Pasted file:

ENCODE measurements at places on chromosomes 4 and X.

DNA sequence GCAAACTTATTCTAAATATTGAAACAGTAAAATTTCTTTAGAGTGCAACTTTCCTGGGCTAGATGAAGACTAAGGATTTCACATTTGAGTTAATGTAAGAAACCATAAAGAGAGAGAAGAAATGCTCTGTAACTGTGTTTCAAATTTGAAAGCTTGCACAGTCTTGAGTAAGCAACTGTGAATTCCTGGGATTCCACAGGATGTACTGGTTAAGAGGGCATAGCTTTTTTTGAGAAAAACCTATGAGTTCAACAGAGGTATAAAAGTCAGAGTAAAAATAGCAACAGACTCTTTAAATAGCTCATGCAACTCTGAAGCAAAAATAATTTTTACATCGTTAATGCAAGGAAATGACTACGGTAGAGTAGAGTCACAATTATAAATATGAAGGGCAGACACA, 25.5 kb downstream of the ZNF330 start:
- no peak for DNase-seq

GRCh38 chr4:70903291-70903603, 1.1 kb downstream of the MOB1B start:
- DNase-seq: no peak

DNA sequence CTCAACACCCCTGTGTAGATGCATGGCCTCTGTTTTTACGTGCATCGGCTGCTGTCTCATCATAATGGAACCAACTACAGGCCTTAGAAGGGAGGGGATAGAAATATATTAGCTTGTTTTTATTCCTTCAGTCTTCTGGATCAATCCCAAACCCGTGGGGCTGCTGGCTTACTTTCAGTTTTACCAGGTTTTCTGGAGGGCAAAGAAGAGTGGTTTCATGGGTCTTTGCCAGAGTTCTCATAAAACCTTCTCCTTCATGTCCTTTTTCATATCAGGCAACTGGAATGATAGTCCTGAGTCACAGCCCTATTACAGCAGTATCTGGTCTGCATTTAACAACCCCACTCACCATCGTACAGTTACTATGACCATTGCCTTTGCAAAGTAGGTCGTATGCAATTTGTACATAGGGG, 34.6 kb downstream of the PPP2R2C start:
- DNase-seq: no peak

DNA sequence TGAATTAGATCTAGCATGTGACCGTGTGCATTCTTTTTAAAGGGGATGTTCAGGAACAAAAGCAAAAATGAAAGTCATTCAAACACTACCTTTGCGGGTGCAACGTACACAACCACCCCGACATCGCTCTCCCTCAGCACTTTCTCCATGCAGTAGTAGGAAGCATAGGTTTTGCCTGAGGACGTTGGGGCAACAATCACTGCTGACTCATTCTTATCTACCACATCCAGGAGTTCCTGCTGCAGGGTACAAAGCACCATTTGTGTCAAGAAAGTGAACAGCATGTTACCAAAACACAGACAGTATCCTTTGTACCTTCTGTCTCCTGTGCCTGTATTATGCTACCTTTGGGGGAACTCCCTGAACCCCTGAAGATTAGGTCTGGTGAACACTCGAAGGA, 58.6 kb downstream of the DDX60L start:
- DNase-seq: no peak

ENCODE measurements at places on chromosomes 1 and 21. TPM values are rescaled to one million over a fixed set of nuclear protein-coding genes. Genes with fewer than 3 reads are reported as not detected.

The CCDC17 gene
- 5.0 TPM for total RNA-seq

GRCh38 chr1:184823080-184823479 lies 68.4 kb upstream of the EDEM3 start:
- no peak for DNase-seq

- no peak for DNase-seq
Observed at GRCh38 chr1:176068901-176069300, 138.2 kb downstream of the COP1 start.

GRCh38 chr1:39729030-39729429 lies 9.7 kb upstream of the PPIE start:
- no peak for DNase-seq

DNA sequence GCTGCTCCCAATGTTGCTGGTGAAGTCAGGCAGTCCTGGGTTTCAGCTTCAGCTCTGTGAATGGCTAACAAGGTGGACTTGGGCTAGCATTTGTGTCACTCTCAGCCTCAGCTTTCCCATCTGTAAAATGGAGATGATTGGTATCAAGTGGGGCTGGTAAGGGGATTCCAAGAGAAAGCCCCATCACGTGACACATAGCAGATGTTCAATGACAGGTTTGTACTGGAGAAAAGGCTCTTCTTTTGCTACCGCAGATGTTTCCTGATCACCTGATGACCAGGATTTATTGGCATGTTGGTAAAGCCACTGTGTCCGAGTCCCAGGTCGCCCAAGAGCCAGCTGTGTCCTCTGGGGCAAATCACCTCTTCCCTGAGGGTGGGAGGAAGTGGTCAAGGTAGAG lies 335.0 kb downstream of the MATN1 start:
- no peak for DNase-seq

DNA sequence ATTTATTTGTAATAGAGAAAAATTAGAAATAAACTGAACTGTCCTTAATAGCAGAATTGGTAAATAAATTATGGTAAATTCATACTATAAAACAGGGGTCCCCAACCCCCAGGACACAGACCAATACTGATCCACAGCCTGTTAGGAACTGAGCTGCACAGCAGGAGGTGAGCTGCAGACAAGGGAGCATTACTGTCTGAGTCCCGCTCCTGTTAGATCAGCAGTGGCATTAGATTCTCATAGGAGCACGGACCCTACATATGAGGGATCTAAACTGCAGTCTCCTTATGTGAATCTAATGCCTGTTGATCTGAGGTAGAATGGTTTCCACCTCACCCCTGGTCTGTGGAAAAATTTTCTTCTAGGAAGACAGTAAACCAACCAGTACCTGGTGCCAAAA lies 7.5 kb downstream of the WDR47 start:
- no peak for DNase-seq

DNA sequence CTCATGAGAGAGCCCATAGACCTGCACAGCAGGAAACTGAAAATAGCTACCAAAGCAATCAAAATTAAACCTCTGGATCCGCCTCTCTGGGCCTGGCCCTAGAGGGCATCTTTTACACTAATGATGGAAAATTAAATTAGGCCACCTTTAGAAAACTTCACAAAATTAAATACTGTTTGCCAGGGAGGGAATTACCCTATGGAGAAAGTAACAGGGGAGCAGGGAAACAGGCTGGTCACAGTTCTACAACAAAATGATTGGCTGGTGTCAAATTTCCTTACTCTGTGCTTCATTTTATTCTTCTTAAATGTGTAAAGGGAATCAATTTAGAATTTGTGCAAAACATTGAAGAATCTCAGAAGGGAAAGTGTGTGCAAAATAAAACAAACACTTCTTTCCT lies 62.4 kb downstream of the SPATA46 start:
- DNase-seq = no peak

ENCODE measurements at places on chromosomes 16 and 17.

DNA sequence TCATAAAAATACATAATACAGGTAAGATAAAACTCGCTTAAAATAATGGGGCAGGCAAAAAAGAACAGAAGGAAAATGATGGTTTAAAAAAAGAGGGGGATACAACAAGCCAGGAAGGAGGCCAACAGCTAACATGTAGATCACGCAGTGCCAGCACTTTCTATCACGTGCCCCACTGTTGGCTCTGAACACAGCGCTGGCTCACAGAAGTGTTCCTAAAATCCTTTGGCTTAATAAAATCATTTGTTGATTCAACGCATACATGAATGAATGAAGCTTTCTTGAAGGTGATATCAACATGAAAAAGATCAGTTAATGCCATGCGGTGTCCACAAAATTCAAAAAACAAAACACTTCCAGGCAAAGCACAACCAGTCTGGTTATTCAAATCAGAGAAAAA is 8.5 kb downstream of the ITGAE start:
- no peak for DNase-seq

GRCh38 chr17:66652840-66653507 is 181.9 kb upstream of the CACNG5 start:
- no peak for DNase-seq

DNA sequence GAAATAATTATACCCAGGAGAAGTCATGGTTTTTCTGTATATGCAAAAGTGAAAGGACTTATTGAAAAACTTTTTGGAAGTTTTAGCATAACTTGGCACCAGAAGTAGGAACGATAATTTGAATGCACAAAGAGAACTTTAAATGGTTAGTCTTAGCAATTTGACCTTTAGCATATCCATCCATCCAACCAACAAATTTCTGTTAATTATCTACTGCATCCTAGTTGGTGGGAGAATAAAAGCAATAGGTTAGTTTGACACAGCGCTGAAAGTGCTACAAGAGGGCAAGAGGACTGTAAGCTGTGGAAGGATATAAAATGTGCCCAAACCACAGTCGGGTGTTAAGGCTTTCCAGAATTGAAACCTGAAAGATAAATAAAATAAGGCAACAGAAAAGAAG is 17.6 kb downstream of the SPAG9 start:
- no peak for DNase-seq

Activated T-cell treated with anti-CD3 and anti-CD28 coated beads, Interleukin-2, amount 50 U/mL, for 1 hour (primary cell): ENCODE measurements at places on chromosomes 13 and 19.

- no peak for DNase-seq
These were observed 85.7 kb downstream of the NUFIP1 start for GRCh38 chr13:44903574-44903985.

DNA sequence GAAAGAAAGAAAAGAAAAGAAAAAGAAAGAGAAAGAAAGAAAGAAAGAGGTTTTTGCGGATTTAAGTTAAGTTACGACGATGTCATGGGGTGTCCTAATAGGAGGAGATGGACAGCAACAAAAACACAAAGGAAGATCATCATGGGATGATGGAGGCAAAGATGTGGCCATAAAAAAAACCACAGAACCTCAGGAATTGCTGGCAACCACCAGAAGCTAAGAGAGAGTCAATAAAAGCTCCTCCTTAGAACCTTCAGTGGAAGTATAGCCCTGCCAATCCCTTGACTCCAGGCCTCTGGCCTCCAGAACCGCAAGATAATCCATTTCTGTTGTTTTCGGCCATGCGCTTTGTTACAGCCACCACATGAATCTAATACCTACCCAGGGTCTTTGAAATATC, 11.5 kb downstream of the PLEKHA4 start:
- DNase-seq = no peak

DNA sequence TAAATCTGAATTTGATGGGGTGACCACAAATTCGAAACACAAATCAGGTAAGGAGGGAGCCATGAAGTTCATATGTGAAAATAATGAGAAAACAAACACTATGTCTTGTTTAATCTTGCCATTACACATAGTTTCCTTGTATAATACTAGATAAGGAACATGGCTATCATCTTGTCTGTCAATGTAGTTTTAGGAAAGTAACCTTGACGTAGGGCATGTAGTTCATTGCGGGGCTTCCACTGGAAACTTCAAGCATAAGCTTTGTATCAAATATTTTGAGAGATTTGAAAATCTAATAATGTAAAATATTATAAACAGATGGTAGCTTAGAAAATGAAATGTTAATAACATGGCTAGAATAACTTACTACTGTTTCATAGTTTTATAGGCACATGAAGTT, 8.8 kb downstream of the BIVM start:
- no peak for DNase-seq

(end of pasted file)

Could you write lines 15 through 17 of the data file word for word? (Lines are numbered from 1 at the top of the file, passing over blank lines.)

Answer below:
- no peak for DNase-seq
Observed at GRCh38 chr1:176068901-176069300, 138.2 kb downstream of the COP1 start.

GRCh38 chr1:39729030-39729429 lies 9.7 kb upstream of the PPIE start: